Wednesday, 16 SEP 2015 :: The GOP (Republican) Debate

I was able to see most of the two debates tonight... which is better than not seeing any of it.  I looked it up on the internet and only CNN and Salem Radio were listed as options.  I don't have cable and didn't think I could watch it on CNN.  When I finally turned on the radio to listen, it wasn't on my local stations... and I am not that much of a techie to know why not.  I checked online for the radio website, but nothing was there.  I finally went to to see if there was any information there and I was able to live stream it...kind of.  I had to keep refreshing the page to keep viewing it and never knew if it would work.

The topics and number of people to answer was interesting... you can tell the politicians by their answers... and the "newbies" are easy to see, too.  I was impressed with Bobby Jindal in the first debate, and there were a few winning segments/presentations in the main debate.

Immigration and Iran were the main issues that kept coming up. And the tax problems we are facing also came up.  We can't do anything without money, and the budget is wasted on interest payments because of our debt.  The president is only one man in the government, and no one man can solve all our problems.  This is the problem with our elections... everyone promises to fix it all, but when they get elected, they can't.

I can't say I liked the answers about immigration.  I was glad to hear that 40-60% of the millions of "illegal immigrants" that keep getting highlighted are not people who have come over the death trails from Mexico... someone mentioned they are people who came on work visas and stayed over their given time period.  I think that means they don't cost us money in forced support costs when they are imprisoned for wanting a better life.  Legal work and taxes could solve that problem.

Another person said they wanted to restrict any potential immigrants to agricultural work.  That comment says a lot about someone's opinion of the people involved.  It assumes the issue is about Mexican/Spanish illegals, and it says this someone thinks that's all the immigrants are good for. 

There are a lot of people who come here from Mexico and work in the agricultural fields because that is what they know and the main type of work they can get as a non-English speaker.  It also means that someone thinks that is all they are good for... and that solving our agricultural problems is how they can qualify to stay here.  No one seems to see these strangers as normal people with families, trying to survive the same way a zillion others are trying to survive.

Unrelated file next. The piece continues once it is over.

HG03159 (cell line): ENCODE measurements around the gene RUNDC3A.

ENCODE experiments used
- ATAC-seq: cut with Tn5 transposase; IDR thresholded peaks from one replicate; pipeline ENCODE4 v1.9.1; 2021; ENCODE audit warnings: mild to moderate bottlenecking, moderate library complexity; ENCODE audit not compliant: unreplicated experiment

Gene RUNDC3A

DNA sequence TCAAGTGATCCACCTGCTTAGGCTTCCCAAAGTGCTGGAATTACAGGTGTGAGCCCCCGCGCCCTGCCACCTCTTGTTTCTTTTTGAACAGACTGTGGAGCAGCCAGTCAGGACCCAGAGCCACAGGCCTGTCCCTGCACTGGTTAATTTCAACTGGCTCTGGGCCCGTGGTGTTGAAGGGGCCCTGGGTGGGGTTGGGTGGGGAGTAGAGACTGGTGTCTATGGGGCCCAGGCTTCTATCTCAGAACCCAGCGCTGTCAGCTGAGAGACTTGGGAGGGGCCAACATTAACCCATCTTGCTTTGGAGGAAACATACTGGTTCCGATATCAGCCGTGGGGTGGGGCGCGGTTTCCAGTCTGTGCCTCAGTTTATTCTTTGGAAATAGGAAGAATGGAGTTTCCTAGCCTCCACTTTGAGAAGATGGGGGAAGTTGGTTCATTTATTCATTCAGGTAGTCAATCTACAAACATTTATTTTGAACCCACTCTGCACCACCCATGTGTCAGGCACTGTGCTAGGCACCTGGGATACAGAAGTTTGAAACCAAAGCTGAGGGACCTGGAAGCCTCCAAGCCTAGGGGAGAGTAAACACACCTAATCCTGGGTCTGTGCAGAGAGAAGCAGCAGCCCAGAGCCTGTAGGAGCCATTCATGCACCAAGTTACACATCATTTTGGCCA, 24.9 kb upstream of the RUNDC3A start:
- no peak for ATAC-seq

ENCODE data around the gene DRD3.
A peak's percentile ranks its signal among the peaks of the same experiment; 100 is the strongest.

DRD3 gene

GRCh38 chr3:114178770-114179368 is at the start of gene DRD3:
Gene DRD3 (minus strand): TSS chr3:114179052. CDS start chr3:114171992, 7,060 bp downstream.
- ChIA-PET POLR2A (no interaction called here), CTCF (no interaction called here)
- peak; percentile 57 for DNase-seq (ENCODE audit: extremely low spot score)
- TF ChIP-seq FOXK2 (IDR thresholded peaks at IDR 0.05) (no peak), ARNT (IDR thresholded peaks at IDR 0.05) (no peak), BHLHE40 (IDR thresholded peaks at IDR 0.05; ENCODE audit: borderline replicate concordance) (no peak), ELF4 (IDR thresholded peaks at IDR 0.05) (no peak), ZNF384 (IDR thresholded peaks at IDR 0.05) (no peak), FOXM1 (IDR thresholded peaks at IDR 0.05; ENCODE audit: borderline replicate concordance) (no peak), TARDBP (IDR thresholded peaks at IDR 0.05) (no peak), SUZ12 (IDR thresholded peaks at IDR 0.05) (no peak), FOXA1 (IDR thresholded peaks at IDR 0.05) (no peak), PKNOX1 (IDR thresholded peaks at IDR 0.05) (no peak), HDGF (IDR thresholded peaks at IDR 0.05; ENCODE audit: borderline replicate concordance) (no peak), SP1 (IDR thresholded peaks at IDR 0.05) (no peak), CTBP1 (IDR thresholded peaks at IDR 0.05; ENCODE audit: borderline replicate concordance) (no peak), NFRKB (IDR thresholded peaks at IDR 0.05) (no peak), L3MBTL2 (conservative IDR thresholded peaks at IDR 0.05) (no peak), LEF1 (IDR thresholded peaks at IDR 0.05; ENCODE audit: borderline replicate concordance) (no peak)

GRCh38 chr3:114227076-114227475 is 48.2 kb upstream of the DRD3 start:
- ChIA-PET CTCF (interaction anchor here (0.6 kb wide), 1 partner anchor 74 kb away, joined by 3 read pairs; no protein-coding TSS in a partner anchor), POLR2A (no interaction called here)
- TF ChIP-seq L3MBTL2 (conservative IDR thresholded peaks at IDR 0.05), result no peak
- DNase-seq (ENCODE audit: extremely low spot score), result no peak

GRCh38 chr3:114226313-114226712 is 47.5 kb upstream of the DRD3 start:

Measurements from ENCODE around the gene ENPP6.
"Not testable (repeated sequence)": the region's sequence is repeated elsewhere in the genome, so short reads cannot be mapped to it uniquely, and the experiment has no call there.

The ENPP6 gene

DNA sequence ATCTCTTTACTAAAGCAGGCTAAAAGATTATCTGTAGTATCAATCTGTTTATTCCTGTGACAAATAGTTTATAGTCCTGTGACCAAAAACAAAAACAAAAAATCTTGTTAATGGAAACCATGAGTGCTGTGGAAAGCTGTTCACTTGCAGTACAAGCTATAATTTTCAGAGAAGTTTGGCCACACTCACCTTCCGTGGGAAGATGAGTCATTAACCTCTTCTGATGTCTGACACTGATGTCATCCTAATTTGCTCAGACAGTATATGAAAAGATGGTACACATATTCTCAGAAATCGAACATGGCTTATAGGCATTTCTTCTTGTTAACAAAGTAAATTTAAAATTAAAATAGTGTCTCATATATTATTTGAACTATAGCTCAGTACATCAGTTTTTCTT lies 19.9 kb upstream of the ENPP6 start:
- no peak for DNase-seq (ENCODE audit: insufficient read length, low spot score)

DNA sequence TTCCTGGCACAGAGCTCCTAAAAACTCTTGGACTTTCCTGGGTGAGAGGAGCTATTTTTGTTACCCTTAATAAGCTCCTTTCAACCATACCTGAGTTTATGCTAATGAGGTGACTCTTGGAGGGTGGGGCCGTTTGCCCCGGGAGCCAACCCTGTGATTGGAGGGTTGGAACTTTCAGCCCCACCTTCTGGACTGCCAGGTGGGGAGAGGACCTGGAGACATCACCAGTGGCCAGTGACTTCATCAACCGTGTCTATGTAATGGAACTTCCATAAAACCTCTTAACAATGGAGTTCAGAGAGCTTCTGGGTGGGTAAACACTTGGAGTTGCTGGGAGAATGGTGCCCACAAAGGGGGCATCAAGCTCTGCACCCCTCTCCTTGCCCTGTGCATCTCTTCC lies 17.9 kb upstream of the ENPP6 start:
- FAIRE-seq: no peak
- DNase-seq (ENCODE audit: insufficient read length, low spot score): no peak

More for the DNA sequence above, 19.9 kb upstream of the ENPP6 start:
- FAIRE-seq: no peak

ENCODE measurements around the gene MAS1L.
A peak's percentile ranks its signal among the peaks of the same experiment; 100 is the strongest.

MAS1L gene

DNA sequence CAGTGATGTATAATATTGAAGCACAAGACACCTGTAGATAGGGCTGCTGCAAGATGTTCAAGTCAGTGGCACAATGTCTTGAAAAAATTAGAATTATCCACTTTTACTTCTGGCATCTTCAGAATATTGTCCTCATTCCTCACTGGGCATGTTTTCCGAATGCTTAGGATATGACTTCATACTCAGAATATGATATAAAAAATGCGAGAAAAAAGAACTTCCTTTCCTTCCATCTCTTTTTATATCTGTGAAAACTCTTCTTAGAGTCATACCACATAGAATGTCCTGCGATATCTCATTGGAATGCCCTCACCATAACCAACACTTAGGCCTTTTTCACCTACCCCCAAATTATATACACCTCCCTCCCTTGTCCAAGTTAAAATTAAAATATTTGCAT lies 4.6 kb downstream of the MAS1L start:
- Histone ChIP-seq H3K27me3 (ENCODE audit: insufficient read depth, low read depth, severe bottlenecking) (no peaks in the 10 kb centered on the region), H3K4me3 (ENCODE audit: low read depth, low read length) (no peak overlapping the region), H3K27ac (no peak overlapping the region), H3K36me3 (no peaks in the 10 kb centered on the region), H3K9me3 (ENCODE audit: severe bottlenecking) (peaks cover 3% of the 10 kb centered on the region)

That brings up another issue :  the language conflict that has become a problem in our conversations.  If we went to another country, would we know the language?  No.  Somewhere along the way we would have to learn it.  That takes time.  Until we do, the only language we can understand is out home language, which could be Spanish, French, African, Russian, or any number of languages in the approximately 200 countries of the world.  All this energy wasted on what language needs to be spoken is really a waste of time.  English is our language.  Translating our government materials into other languages is the real problem... it costs money.  Maybe we are talking about the wrong problem.

The automatic American by birth issue is related to immigration... it was a hot topic as well.  I had no idea that the practice was associated with the 14th amendment. (I think that is the one.)  And another one of the debaters said that was really not even a clear "commandment" in the law... that it applied to slaves, not anyone else.  The issue has never really been explored in our government system (the Supreme Court).    Here we are, arguing about something that hasn't really been established legally.  I suppose this is another case of talking about the wrong problem.

The conflicts we are involved in all over the world came up and also were attached to our military readiness.  Controlling Iran seems to be the concept that is traveling in government we can do that.  Bombing Iran, having full access to any facility they operate, unannounced, voiding the recent treaty that was negotiated, the security problems caused by President Obama and Secretary of State Clinton  (and now Kerry) were brought out by several of the debaters... but Marco Rubio was the easiest to understand in that topic.

I think I must be like all the other Americans who have too much to do to follow every action of our government, trusting that the ones we have in charge will do what is best for America and for us.  I don't keep track of all the little detail because I can't.  It's a full time job... their job...and I struggle to survive the details of my own life.  I just want to have food to eat, a place to live, and work that can help me with my basic needs and small dreams beyond that.  At one point in my life, I realized that is what the "silent majority" was... all the Americans who don't have time or inclination to monitor the government representatives they elect.  We don't write letters to the editor.  We vote.

I hope I can find the best overall person for the job ahead... we need the best.  America is dealing with problems that can destroy us. Some people would love to see us destroyed.